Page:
Ocular Manifestations of Stevens-Johnson Syndrome

Daniar Indah Suryowati, Ratna Doemillah


The purpose of this case report was to have a further study of the proper management of ocular manifestations caused by Stevens-Johnson Syndrome, which aims to minimize the chances of complications. This case report will discuss the ocular manifestations of Stevens-Johnson syndrome. A case report. A 4 years old girl with the problem on admission was the adhesion of her membranes layer (conjunctiva) and eyelid on both of her eyes. The patient’s family also gave additional information on the patient’s eyes problem: pain on both her eyes, tearing, discharge which came out frequently from her eyes, and a white spot in the black section of her eyes. The fluorescein test revealed a positive result, with conjunctival hyperemia. The case was treated as symblepharon and corneal erosion post Stevens-Johnson syndrome, for temporary treatment using artificial tears and antibiotic eye ointment. Ocular manifestations occur in a significant number of patients, and the most severe form of Stevens-Johnson syndrome occurs in those at the end of the spectrum. The acute phase of the disease is characterized primarily by eyelid involvement. The lids are typically swollen and erythematous. Soon after that, or coincident with this, the conjunctiva is inflamed. Conjunctivitis frequently parallels the skin findings, with bullae formation and eruption. Membrane or pseudo-membrane formation then occurs. The healing process can result in cicatricial changes, including symblepharon, ankyloblepharon, eyelid margin rotation, severe dry eye, and conjunctivilization of the cornea.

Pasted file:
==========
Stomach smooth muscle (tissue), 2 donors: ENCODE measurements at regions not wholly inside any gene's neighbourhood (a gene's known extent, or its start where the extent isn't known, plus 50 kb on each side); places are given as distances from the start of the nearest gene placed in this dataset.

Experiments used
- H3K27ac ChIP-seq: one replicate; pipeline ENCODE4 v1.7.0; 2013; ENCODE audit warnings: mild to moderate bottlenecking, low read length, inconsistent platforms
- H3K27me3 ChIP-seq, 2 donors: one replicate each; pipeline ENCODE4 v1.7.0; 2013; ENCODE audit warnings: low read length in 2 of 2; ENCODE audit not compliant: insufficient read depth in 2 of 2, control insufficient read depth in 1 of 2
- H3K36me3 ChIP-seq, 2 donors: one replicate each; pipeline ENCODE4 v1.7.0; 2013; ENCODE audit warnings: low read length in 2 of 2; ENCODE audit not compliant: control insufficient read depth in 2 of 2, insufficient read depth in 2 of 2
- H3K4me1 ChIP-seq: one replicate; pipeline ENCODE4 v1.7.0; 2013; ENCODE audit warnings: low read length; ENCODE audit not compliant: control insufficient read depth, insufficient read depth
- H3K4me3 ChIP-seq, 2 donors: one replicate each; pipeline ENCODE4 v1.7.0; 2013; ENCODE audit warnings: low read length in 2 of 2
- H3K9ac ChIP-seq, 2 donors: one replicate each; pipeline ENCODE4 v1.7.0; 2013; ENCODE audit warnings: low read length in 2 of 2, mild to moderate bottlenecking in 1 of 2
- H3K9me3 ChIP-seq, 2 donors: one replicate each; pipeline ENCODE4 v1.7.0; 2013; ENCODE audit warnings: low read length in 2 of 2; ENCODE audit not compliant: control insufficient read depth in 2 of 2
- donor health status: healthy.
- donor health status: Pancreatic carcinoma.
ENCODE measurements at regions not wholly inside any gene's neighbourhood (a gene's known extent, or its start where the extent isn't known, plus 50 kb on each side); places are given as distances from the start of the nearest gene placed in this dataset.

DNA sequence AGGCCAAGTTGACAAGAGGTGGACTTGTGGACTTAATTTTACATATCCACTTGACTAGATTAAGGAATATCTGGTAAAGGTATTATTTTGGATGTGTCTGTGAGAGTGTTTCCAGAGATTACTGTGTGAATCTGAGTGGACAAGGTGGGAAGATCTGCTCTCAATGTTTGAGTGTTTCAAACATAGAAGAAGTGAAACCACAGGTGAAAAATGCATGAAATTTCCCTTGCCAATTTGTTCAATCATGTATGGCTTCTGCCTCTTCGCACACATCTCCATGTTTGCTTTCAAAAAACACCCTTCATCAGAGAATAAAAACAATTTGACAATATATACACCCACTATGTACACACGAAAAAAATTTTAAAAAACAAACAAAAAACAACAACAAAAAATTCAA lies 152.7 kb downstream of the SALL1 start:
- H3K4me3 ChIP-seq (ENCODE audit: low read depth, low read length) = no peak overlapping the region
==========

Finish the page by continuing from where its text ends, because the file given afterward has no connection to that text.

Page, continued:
symblepharon, cornea, corneal erosion, Stevens-Johnson syndrome

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DOI: http://dx.doi.org/10.30742/jikw.v10i2.1097


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